There were tables set up all around the ballroom—each for a different restaurant and chef plating their signature dish (just like on Top Chef! There was even a foam!)—and (in true Top Chef fashion) there were hits and misses.
One owner remarked to Alex that his restaurant was in Oak Park and thus unknown. That’s not why, Alex concluded after one bite of the tamale we’d been given. In the mix of overcomplicated lackluster offerings, there were some sparklers. Pastoral’s cheese and fruit pairings were spot on and Top Chef Stephanie Izard’s goat empanada was delicious—even if we thought Colicchio might say it was salty. 
We tried some alleged new fruit from Africa stuffed with cheese that tasted like a complex piquillo pepper (points for being on a stick and easy to eat). 

My favorite tonight was Capannari Ice Cream. Their raspberry chocolate chip flavor was smooth and tasty, but I thought their limoncello was outstanding, the definition of crisp and refreshing. I had to send Alex to get me more because I’d been seen too many times at the table.
 
When we left the sun was just setting and I didn’t need a jacket on the way to the car. It seems, when inspiration and excitement are lost, a sudden boon of spring reminds us that the end of winter is near.  We’ll be riding bikes soon. The farmers’ markets will move back outside, even if they only have asparagus and rhubarb at first. If the backwash of cold becomes too much for you to bear, just remember: There will be berries.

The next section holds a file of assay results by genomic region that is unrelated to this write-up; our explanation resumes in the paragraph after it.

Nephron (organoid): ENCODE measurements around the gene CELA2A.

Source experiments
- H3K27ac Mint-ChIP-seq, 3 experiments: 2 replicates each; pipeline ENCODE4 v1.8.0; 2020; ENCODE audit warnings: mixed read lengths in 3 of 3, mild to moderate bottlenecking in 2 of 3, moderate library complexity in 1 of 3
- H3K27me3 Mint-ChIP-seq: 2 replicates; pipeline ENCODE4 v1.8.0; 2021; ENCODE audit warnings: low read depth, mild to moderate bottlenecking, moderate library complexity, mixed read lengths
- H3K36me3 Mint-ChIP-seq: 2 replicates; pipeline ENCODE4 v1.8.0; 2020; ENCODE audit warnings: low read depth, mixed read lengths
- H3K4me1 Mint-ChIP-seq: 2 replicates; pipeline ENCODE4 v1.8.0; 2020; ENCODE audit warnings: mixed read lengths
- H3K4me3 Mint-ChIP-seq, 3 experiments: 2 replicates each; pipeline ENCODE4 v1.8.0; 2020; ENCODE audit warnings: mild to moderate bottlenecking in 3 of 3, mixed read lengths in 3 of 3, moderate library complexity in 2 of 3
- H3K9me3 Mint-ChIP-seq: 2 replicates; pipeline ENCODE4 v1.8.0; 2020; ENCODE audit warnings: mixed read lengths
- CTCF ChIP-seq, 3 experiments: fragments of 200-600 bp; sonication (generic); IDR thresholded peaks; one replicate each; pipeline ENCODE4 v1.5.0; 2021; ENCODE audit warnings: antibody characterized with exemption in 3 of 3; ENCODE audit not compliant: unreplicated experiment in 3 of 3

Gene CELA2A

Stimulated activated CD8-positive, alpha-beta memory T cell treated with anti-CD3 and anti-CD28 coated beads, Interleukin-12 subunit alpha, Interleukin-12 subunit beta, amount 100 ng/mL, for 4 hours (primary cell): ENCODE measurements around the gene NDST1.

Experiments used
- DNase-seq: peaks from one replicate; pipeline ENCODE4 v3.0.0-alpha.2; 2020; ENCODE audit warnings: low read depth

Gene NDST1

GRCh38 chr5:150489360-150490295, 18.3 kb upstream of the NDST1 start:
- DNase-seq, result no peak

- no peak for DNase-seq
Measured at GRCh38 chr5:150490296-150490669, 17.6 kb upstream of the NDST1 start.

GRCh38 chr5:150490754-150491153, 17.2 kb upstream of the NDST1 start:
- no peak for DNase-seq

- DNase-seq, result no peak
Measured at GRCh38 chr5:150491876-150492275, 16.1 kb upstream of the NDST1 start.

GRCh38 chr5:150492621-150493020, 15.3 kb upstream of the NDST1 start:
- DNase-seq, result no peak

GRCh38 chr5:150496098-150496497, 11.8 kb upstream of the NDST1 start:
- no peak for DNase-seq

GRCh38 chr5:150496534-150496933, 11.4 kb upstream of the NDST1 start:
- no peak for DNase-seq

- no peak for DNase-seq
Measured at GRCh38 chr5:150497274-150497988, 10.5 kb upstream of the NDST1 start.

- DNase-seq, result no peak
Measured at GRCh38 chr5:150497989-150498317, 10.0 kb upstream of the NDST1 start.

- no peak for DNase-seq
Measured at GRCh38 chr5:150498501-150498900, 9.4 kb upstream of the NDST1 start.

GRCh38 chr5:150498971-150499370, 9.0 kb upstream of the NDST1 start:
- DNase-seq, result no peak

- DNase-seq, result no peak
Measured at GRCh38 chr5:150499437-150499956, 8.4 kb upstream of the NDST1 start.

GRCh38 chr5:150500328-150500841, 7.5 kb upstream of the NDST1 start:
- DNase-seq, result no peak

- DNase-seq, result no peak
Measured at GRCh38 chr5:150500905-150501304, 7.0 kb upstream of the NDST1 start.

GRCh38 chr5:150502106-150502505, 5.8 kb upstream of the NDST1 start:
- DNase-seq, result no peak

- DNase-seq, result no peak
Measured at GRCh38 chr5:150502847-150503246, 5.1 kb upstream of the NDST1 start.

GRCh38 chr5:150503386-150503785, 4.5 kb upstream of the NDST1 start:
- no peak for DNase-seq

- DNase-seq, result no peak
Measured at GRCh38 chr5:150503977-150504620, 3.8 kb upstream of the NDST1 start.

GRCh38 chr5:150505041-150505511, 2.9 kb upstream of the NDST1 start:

Sunday, March 13, 2011

Is it all gravy? IS IT?

All I smell is burning. There is smoke in the air and an undercooked chicken on my stove. Muzgaash has struck again, and struck with vigor. Ashes, disease, and suffering—Alex and I are one leper king away from Crusade. I’d love to tell you more, but we’re working on a charcoal wall drawing in the living room and set up of our salmonella triage center is next. FMOven. 

Sunday, March 6, 2011

All things super

The Iditarod starts today and I couldn’t be more excited! We are so ready with our Ultimate Insider package, which, I quote from the website, is “Video + GPS = 100% Awesome.”  In honor of Lance Mackey—four-time winner, defending champ, and prospective officiate at my glacier-top wedding—Alex and I had wild Alaskan salmon for our Sunday lunch. I know—I don’t even like salmon! Well, that’s not entirely true, it’s just that I’ve always associated salmon with fluffy white Persian cats eating from tiny crystal goblets. Thanks to Lance Mackey, the miracle machine, I will no longer consider salmon to be cat food. Instead, it will be known as the food of champions!